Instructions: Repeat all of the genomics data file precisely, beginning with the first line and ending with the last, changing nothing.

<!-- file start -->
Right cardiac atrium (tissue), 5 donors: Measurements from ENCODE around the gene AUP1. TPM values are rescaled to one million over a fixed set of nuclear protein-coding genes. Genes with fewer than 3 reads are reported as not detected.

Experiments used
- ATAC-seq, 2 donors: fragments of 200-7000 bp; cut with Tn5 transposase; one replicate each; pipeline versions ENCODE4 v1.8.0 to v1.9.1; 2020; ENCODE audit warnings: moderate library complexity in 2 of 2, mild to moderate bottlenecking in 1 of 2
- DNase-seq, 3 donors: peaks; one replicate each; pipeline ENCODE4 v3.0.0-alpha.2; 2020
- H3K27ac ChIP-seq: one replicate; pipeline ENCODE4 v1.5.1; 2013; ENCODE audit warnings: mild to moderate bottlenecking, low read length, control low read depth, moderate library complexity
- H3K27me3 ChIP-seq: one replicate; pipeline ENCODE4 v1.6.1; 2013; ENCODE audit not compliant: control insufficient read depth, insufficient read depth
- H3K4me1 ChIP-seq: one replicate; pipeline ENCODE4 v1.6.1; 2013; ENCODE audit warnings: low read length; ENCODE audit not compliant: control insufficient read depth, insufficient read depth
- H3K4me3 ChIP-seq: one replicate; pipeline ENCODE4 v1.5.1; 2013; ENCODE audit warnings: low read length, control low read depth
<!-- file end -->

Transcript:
Right cardiac atrium (tissue), 5 donors: Measurements from ENCODE around the gene AUP1. TPM values are rescaled to one million over a fixed set of nuclear protein-coding genes. Genes with fewer than 3 reads are reported as not detected.

Experiments used
- ATAC-seq, 2 donors: fragments of 200-7000 bp; cut with Tn5 transposase; one replicate each; pipeline versions ENCODE4 v1.8.0 to v1.9.1; 2020; ENCODE audit warnings: moderate library complexity in 2 of 2, mild to moderate bottlenecking in 1 of 2
- DNase-seq, 3 donors: peaks; one replicate each; pipeline ENCODE4 v3.0.0-alpha.2; 2020
- H3K27ac ChIP-seq: one replicate; pipeline ENCODE4 v1.5.1; 2013; ENCODE audit warnings: mild to moderate bottlenecking, low read length, control low read depth, moderate library complexity
- H3K27me3 ChIP-seq: one replicate; pipeline ENCODE4 v1.6.1; 2013; ENCODE audit not compliant: control insufficient read depth, insufficient read depth
- H3K4me1 ChIP-seq: one replicate; pipeline ENCODE4 v1.6.1; 2013; ENCODE audit warnings: low read length; ENCODE audit not compliant: control insufficient read depth, insufficient read depth
- H3K4me3 ChIP-seq: one replicate; pipeline ENCODE4 v1.5.1; 2013; ENCODE audit warnings: low read length, control low read depth